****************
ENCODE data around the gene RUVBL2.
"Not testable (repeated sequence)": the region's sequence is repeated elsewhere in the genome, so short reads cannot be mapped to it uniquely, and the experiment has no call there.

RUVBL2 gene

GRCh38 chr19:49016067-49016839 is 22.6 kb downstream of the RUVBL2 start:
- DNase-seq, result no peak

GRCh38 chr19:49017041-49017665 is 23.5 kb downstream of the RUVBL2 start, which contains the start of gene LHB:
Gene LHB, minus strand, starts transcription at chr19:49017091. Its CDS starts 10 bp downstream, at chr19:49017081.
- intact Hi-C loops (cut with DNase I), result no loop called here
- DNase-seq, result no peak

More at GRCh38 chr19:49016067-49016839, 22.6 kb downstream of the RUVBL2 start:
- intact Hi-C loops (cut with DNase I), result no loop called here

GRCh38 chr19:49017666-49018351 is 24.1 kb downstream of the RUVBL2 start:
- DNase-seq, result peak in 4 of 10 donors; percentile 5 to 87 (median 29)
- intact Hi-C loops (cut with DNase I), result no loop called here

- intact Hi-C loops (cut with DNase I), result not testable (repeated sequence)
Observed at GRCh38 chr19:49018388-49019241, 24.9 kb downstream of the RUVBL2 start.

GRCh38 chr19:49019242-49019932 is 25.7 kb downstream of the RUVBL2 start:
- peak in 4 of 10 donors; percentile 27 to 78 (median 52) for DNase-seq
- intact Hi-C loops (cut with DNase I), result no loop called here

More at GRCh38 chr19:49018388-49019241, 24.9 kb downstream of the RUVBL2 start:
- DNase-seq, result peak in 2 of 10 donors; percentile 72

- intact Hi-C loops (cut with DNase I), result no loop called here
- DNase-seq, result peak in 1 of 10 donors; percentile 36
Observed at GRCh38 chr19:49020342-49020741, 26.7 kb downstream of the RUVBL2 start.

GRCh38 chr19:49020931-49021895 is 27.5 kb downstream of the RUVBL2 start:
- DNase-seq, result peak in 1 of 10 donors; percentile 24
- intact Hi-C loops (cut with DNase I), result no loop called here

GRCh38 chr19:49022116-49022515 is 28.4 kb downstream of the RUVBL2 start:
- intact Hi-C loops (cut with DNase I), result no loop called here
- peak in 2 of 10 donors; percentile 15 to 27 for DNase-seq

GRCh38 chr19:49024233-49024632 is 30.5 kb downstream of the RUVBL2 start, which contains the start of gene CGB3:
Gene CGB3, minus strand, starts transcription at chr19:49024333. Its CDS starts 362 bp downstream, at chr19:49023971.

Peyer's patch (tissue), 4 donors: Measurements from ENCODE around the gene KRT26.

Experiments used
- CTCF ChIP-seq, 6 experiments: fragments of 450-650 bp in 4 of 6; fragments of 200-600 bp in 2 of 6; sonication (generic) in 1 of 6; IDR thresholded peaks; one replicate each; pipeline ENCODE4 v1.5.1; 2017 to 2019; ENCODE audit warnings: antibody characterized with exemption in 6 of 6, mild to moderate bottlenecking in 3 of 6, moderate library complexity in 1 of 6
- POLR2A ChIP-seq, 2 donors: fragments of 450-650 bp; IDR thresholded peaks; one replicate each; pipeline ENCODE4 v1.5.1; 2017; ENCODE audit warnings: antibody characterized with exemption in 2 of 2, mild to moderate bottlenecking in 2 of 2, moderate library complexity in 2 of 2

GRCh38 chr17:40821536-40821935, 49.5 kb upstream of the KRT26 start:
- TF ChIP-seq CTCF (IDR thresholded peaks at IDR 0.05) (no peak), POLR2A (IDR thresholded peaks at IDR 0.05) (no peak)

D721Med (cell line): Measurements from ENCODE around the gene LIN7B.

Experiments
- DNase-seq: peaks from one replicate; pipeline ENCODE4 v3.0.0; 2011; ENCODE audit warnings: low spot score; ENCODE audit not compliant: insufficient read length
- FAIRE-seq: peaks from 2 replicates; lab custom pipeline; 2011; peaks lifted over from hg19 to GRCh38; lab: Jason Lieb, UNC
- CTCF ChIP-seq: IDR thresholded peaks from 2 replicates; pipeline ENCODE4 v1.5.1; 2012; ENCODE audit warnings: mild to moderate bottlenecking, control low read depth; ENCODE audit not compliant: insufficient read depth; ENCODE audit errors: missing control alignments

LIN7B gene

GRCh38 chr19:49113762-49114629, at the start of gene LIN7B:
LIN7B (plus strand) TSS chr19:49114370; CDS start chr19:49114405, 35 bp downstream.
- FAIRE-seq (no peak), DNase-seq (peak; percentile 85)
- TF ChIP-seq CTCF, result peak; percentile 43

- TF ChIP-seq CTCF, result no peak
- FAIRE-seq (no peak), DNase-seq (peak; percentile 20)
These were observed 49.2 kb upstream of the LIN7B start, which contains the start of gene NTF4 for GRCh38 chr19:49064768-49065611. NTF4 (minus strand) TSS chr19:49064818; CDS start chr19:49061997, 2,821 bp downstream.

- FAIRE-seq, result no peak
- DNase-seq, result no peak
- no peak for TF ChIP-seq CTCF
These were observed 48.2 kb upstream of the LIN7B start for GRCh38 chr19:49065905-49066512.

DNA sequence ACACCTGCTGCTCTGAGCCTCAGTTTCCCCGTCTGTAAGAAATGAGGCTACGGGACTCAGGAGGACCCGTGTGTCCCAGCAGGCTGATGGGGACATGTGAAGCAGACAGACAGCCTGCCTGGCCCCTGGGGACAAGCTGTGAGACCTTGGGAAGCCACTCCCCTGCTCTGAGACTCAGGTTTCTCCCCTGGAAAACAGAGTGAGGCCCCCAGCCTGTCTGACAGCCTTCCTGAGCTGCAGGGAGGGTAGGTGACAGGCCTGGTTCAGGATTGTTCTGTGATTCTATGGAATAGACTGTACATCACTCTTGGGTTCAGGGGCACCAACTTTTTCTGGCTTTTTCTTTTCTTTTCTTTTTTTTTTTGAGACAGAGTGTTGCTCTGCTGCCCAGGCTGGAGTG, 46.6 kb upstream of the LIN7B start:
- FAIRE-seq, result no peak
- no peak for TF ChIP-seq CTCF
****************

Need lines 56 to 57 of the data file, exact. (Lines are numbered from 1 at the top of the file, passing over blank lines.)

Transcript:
DNA sequence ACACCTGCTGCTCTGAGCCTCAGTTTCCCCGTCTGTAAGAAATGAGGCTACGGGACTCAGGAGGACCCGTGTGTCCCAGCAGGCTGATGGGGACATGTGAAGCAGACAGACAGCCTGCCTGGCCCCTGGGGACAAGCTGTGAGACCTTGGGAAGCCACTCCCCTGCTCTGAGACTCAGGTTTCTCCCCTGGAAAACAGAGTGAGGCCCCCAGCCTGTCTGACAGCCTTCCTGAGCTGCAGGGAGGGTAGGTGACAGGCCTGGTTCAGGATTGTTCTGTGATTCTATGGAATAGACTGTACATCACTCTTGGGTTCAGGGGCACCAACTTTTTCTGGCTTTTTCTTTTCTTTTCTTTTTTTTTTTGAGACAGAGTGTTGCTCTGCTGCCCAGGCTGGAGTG, 46.6 kb upstream of the LIN7B start:
- FAIRE-seq, result no peak